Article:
Specifically, the article summarizes the study’s objectives which were:

1) To determine the extent Medicare allowed claims for interpretation
and reports of diagnostic radiology services focusing on Computed
Tomography (CT), Magnetic Resonance Imaging (MRI), and X-ray services
performed in hospital outpatient emergency departments met Medicare
documentation requirements;

2) To determine if the X-ray services were performed before
beneficiaries left the hospital outpatient emergency departments; and

3) To determine if X-ray services followed suggested documentation
practive guidelines promted by the American College of Radiology.

Providers have a vital role when completing the documentation to support
claims for payment for Diagnostic Radiology Services. The key elements
of the medical record documentation should include (1) physicians orders
to support diagnostic radiology services performed and (2) complete
interpretation and reports.

The study completed by the OIG included two populations from 2008 claims
datasets, i.e., a sample of 220 CT and MRI claims and a sample of 220
X-ray claims. The standards the OIG used during the audit to determine
incorrect claims from the sample were as follows:
1) Documentation did not support that services were performed;
2) Physicians orders were not present; and
3) All interpretation and reports showed the services were performed
during beneficiaries’ diagnoses and treatments in the hospital
outpatient Emergency Departments.
The OIG used the American College of Radiology’s suggested documentation
practice guidelines as a guidance document during the review.

OIG Findings

The study found that in 2008:
1. 19 percent of CTs and billed MRIs and 14 percent of billed X-rays in
hospital outpatient emergency departments were not in compliance with
Medicare requirements because of insufficient documentation.
2. Medicare paid for interpretation and reports percent of X-rays and 12
percent of CTs and MRIs after beneficiaries left hospital outpatient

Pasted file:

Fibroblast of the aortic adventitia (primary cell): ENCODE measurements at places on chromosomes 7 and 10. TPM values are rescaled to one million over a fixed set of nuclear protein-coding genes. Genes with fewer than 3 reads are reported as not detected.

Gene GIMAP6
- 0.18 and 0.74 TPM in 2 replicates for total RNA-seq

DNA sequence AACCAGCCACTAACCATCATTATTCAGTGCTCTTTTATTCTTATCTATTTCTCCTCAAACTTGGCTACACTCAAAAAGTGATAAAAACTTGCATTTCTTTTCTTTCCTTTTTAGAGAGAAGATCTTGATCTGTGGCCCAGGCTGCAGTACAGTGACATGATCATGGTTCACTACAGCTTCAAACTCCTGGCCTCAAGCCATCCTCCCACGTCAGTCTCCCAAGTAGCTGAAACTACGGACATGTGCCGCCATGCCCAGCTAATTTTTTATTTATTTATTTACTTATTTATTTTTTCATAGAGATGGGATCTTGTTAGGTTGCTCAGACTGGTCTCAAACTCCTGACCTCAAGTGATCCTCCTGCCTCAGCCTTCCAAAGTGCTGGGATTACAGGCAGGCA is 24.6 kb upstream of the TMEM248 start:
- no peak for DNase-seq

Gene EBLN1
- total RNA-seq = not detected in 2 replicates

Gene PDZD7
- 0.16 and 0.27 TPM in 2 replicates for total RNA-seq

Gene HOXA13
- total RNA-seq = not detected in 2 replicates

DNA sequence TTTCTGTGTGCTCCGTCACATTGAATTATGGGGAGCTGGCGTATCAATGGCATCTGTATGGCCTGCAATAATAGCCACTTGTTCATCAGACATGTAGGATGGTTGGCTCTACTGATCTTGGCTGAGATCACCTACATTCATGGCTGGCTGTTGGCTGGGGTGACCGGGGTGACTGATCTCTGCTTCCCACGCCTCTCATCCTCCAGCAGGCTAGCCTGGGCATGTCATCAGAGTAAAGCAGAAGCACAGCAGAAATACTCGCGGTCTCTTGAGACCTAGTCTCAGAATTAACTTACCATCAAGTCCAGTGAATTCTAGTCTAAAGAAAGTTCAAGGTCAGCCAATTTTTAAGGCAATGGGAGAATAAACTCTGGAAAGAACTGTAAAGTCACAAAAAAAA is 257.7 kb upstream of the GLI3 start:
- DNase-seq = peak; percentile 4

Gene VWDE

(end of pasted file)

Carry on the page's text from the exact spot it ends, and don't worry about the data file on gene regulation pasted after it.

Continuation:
emergency departments and that Centers for Medicare and Medicaid
Services (CMS) offers inconsistent payment guidance on the timing for
3. 71 percent of X-rays and 69 percent of CTs and MRIs in hospital
outpatient emergency departments did not follow one or more suggested
documentation practice guidelines promoted by the American College of
CMS concurred with the first and third finding above. However, with
regard to the second recommendation, CMS indicated that it does not
believe that a single billed interpretation must, in all cases, exist
with the beneficiary’s diagnosis and treatment to contribute to that
diagnosis and treatment. A uniform policy requiring that interpretation
and reports be contemporaneous with, or, if not contemporaneous,
demonstrably contribute to the beneficiary’s diagnosis and treatment
could reduce unexplained complexity in what is already a complicated
billing system for medical diagnostics.
The Key Points section below reviews Medicare policy for coverage of
diagnostic radiology services in emergency departments and includes a
link to the suggested practice guidelines from the American College of

Key Points
•    The professional component of a diagnostic procedure furnished to a
beneficiary in a hospital included an interpretation and written report
for inclusion in the beneficiary’s medical record maintained by the
•    Medicare Carriers and MACs generally distinguish between and
“interpretation and report” of an EKG procedure and a “review” of the
procedure. A professional component billing based on a review of the
findings of the procedures, without a complete, written report similar
to that which would be prepared by a specialist in the field, does not
meet the conditions for separate payment of the service.
•    Medicare Carriers and MACs pay for only one interpretation of an
EKG or X-ray procedure furnished to an emergency room patient. They pay
for a second interpretation (which may be identified through the use of
modifier – “77”) only under unusual circumstances (for which
documentation is provided) such as a questionable finding for which the
physician performing the initial interpretation believes another
physician’s expertise is needed or changed diagnosis resulting from a
second interpretation of the results of the procedure.
•    When Medicare Carriers or MACs receive multiple claims for the same
interpretation, they must generally pay for the first bill received.
They must pay for the interpretation and report that directly
contributed to the diagnosis and treatment of the individual patient.
•    The physician specialty isn’t a primary factor during the claims decision process/cycle.